Living With Wolves
Wolves are common over much of Alaska, especially in non-urbanized areas. They are the wild ancestors and genetic source of all modern breeds of domesticated dog. Their life history is both familiar to many of us and quite distinct from that of their domesticated brethren.
Living and Camping in Wolf Country
Because wolves are widespread, thousands of people live, work and enjoy outdoor activities in wolf country. Wolves rarely act aggressively toward people, but there have been instances in Alaska and Canada where wolves have attacked people. The first case of wild healthy wolves killing a human in modern North America occurred in Saskatchewan in 2005; a second person was killed in 2010 in Alaska. Several other incidents of wolf aggression have resulted in serious injuries. Some people in recent years have even had worrisome encounters with wolves while in suburban settings.
People enjoying wilderness activities must be aware that all large wild animals, including wolves, present some risk to human safety. When you go into the wilderness, which in many Alaskan cities is just outside your back door, go prepared. It’s safer to travel with someone else rather than alone. In our urban environments we often don’t pay much attention to what goes on around us, but a key to safety in the wild is awareness. Develop a habit of scanning your surroundings, don’t become so focused on an activity that you put yourself at risk for a close encounter with a mother moose, bear, or curious wolf. Naturally you should closely tend children and pets, maintain clean camps and do not store food where it is accessible to wild animals.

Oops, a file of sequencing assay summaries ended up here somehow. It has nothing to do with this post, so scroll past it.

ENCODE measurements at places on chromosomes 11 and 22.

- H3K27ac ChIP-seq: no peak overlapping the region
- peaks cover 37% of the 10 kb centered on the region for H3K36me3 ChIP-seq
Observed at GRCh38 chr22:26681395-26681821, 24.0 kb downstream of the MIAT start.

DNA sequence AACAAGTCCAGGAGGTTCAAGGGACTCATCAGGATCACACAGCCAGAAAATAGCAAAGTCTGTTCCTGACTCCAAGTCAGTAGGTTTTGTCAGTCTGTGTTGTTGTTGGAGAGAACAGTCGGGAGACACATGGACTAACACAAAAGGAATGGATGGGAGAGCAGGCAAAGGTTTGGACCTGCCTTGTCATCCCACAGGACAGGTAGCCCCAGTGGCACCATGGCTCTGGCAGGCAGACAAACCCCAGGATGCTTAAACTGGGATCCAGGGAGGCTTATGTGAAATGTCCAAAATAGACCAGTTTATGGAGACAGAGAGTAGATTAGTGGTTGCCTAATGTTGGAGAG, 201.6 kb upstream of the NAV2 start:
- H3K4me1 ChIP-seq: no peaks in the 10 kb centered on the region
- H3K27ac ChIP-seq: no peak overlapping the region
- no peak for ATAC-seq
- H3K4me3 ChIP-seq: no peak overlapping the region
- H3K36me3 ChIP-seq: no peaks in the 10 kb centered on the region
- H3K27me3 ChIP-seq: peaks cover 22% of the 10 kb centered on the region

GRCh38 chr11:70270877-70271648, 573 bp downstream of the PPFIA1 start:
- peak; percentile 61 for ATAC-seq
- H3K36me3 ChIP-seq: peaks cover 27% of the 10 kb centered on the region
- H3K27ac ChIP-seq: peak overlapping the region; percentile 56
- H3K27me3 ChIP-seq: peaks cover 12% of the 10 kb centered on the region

Hearing a howling wolf or seeing a traveling wolf pack can be an exhilarating wilderness experience and should be enjoyed, but everyone who leaves the beaten path behind must take on the responsibility to ensure their own safety.
Safety in Wolf Country
If you encounter a wolf or pack of wolves at close range do not run or turn away. If you are approached, act aggressively and maintain eye contact if the wolf is looking at you. Aggressively use poles, pepper spray, rocks, limbs, noisemakers or other handy items to discourage wolves. Carrying a firearm is not a bad idea, but do so only if you are qualified and comfortable with the use of your firearm, and if you are in an area that allows firearms.
Don’t make your home or camp attractive to wolves, follow clean camping guidelines.
In the rare event that you do have an encounter with an aggressive wolf:
- Don’t run, but act aggressively stepping toward the wolf and yelling or clapping your hands if it tries to approach.
- Do not turn your back toward an aggressive wolf, but continue to stare directly at it. If you are with a companion and more than one wolf is present, place yourselves back to back and slowly move away from the wolves.
- Retreat slowly while facing the wolf and act aggressively.
- Stand your ground if a wolf attacks you and fight with any means possible (use sticks, rocks, ski poles, fishing rods or whatever you can find).
- Use air horns or other noisemakers.
- Use bear spray or firearms if necessary.
- Climb a tree if necessary; wolves cannot climb trees.
Report dangerous wolf situations to ADF&G using the wildlife encounter form.